How to Wield Data and Empathy to Build an Inclusive Team
Jossie Haines, VP Of Engineering and Head of DEI at Tile along with Anand Safi, Engineering Leader at Mark43, share the importance of building an inclusive team along with some of the best practices from her experience.
Good managers oversee that goals are met, tasks are completed on time, along with adequate employee productivity. However, great managers make sure that every individual in a team feels valued, engaged, and heard. It's easier said than done.
About fifty-six percent of women reported leaving the tech industry after ten to twelve years, not because they want to start a family. While everyone wants to be accepted at their workplaces, bias, microaggression, and the everyday minor veiled instances of bigotry can get people down.
Fortunately, today, there are DEI managers as the piece of the missing puzzle. They can help companies foster a culture, which is not only diverse but also inclusive.
Top Qualities of An Inclusive Manager
Diversity and inclusion look different to everybody. For some people, it could mean being invited for the after office happy hours, while for the rest, it could be presenting their ideas at the company meetings or recognition. Just as how managers adapt their leadership styles to harmonize with their team members, they should also understand what inclusion means for their team members.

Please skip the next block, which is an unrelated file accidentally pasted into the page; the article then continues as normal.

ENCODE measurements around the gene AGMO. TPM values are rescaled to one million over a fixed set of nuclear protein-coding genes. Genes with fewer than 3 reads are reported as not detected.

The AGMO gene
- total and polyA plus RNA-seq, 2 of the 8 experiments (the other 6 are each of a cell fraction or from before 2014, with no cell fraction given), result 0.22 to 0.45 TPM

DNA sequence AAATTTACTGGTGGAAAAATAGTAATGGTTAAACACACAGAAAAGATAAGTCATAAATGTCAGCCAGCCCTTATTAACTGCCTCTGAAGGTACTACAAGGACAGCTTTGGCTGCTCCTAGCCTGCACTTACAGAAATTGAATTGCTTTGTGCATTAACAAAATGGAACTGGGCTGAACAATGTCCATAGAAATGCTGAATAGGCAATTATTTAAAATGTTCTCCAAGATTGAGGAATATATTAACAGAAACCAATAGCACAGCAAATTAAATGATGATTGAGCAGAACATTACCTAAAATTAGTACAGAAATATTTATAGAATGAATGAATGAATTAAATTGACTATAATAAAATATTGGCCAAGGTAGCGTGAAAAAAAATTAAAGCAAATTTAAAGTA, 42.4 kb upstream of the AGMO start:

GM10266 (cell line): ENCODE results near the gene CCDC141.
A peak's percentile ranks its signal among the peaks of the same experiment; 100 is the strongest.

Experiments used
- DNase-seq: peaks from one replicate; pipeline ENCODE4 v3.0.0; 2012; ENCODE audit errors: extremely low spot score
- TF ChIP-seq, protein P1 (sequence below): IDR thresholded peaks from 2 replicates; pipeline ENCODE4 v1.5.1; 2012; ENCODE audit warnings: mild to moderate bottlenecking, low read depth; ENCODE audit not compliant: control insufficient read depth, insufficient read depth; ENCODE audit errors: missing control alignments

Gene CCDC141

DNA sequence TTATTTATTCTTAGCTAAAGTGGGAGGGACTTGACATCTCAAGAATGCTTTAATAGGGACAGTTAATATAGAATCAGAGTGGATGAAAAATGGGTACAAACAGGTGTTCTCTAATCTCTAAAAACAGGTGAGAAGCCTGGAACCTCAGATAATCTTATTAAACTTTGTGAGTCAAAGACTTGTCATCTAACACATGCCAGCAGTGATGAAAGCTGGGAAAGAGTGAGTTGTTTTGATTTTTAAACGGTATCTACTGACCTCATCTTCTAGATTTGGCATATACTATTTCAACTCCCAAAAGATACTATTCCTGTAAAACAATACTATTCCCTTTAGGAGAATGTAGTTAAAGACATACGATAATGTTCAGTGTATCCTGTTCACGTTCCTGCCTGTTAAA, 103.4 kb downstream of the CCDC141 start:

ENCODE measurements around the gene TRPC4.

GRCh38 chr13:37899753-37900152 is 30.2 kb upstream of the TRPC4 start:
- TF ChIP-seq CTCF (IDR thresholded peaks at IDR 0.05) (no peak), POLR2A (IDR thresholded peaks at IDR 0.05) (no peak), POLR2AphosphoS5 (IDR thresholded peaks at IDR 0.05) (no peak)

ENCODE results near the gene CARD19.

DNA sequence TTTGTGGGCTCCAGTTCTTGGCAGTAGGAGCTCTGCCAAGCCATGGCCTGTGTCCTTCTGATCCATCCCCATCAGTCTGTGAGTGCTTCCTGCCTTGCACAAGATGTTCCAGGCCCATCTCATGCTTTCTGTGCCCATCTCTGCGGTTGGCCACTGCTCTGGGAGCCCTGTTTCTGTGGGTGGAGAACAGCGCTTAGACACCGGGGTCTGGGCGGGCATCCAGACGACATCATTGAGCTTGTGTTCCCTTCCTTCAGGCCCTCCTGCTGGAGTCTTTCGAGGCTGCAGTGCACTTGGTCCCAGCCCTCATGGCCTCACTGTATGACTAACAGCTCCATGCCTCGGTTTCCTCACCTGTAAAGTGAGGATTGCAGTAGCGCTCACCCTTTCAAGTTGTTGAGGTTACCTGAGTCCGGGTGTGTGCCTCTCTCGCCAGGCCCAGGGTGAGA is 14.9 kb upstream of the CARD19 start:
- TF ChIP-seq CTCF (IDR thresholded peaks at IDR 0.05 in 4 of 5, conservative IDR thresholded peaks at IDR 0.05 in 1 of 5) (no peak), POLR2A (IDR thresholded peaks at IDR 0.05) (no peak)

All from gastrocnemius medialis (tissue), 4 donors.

Here's a closer look at some of the skills of an inclusive manager:
Empathy: Actively listening and taking the time to learn about the people's experiences around them is the holy grail of any leadership. In order to keep an inclusive culture afloat, empathy is a skill that can be acquired through discipline and practice. Spend some time reflecting on the meetings and thinking about what could have been done differently. These exercises not only encourage managers to put themselves in other's shoes but also gain more insight into:
- How others' actions might be affecting someone.
- How their current situation can be improved.
- Their overall feelings and experiences.
Team members are more likely to speak up or come up with their concerns when they know their managers are willing to listen to them.
Vulnerability: This is one of the significant steps of becoming a solid manager. If you are unwilling to open up to your team members, keep in mind that they will not be likely to open up to you either. Nobody wants to work for a robot, nor do they want to know your deepest secrets. Being transparent about what's going on in the organization and letting your direct reports know that you have good and bad days is crucial.
Self-Awareness: How can you start working on self-awareness? or to be wary about what is going on around you concerning diversity? It begins with self-awareness, self-training, and industry-related training. When you start identifying some of the blind spots and biases in your organization, no doubt you'll find some loopholes, and that could pave some way for you to take action. A good start would be hiring people, making them feel included, and ingraining the diversity mindset from the onboarding process to the newbies.